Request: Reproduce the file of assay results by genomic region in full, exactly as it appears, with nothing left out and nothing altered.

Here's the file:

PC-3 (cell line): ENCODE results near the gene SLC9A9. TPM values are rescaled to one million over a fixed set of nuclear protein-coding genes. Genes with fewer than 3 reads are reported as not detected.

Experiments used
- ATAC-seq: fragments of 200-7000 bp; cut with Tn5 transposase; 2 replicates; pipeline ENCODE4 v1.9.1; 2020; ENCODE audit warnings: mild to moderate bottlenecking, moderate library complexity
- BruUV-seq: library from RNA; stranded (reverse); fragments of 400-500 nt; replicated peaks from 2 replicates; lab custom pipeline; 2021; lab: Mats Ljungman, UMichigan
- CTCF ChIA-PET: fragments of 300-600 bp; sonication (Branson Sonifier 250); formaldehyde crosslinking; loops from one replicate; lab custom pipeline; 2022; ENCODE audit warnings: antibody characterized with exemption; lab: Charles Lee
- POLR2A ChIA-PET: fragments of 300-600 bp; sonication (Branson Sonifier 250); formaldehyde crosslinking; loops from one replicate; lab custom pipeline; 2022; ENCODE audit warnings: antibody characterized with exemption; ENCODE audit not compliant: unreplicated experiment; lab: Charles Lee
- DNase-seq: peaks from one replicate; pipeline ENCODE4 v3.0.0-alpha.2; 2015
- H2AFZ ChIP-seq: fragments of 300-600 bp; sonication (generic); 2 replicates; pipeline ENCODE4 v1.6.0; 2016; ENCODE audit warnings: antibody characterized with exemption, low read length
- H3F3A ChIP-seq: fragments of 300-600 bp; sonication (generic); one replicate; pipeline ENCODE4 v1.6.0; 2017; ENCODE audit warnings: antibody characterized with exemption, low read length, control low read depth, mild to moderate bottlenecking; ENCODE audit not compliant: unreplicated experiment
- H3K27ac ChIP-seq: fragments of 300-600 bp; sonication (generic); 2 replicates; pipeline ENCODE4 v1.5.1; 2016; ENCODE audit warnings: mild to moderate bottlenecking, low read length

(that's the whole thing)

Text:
PC-3 (cell line): ENCODE results near the gene SLC9A9. TPM values are rescaled to one million over a fixed set of nuclear protein-coding genes. Genes with fewer than 3 reads are reported as not detected.

Experiments used
- ATAC-seq: fragments of 200-7000 bp; cut with Tn5 transposase; 2 replicates; pipeline ENCODE4 v1.9.1; 2020; ENCODE audit warnings: mild to moderate bottlenecking, moderate library complexity
- BruUV-seq: library from RNA; stranded (reverse); fragments of 400-500 nt; replicated peaks from 2 replicates; lab custom pipeline; 2021; lab: Mats Ljungman, UMichigan
- CTCF ChIA-PET: fragments of 300-600 bp; sonication (Branson Sonifier 250); formaldehyde crosslinking; loops from one replicate; lab custom pipeline; 2022; ENCODE audit warnings: antibody characterized with exemption; lab: Charles Lee
- POLR2A ChIA-PET: fragments of 300-600 bp; sonication (Branson Sonifier 250); formaldehyde crosslinking; loops from one replicate; lab custom pipeline; 2022; ENCODE audit warnings: antibody characterized with exemption; ENCODE audit not compliant: unreplicated experiment; lab: Charles Lee
- DNase-seq: peaks from one replicate; pipeline ENCODE4 v3.0.0-alpha.2; 2015
- H2AFZ ChIP-seq: fragments of 300-600 bp; sonication (generic); 2 replicates; pipeline ENCODE4 v1.6.0; 2016; ENCODE audit warnings: antibody characterized with exemption, low read length
- H3F3A ChIP-seq: fragments of 300-600 bp; sonication (generic); one replicate; pipeline ENCODE4 v1.6.0; 2017; ENCODE audit warnings: antibody characterized with exemption, low read length, control low read depth, mild to moderate bottlenecking; ENCODE audit not compliant: unreplicated experiment
- H3K27ac ChIP-seq: fragments of 300-600 bp; sonication (generic); 2 replicates; pipeline ENCODE4 v1.5.1; 2016; ENCODE audit warnings: mild to moderate bottlenecking, low read length